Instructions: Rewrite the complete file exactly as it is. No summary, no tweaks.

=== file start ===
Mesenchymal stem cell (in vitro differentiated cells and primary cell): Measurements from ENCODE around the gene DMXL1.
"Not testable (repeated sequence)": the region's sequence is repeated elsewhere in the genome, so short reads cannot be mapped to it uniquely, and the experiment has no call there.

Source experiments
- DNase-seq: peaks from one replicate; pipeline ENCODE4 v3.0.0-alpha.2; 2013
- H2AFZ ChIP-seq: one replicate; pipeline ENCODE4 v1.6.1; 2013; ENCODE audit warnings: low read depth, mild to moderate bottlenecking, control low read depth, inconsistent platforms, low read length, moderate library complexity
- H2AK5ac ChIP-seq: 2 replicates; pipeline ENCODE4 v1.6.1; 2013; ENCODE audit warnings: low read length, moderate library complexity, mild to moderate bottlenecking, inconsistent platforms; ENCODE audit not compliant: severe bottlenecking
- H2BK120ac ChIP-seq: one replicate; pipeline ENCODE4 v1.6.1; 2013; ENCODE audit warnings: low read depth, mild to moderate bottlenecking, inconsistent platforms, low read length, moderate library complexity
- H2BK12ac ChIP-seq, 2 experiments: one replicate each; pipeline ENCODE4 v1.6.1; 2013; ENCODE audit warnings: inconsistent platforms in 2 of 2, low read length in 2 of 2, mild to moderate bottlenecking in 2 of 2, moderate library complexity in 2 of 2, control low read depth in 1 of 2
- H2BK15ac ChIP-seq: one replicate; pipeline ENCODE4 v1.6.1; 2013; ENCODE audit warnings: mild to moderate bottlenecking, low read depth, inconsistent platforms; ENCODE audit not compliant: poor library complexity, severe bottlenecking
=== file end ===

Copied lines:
Mesenchymal stem cell (in vitro differentiated cells and primary cell): Measurements from ENCODE around the gene DMXL1.
"Not testable (repeated sequence)": the region's sequence is repeated elsewhere in the genome, so short reads cannot be mapped to it uniquely, and the experiment has no call there.

Source experiments
- DNase-seq: peaks from one replicate; pipeline ENCODE4 v3.0.0-alpha.2; 2013
- H2AFZ ChIP-seq: one replicate; pipeline ENCODE4 v1.6.1; 2013; ENCODE audit warnings: low read depth, mild to moderate bottlenecking, control low read depth, inconsistent platforms, low read length, moderate library complexity
- H2AK5ac ChIP-seq: 2 replicates; pipeline ENCODE4 v1.6.1; 2013; ENCODE audit warnings: low read length, moderate library complexity, mild to moderate bottlenecking, inconsistent platforms; ENCODE audit not compliant: severe bottlenecking
- H2BK120ac ChIP-seq: one replicate; pipeline ENCODE4 v1.6.1; 2013; ENCODE audit warnings: low read depth, mild to moderate bottlenecking, inconsistent platforms, low read length, moderate library complexity
- H2BK12ac ChIP-seq, 2 experiments: one replicate each; pipeline ENCODE4 v1.6.1; 2013; ENCODE audit warnings: inconsistent platforms in 2 of 2, low read length in 2 of 2, mild to moderate bottlenecking in 2 of 2, moderate library complexity in 2 of 2, control low read depth in 1 of 2
- H2BK15ac ChIP-seq: one replicate; pipeline ENCODE4 v1.6.1; 2013; ENCODE audit warnings: mild to moderate bottlenecking, low read depth, inconsistent platforms; ENCODE audit not compliant: poor library complexity, severe bottlenecking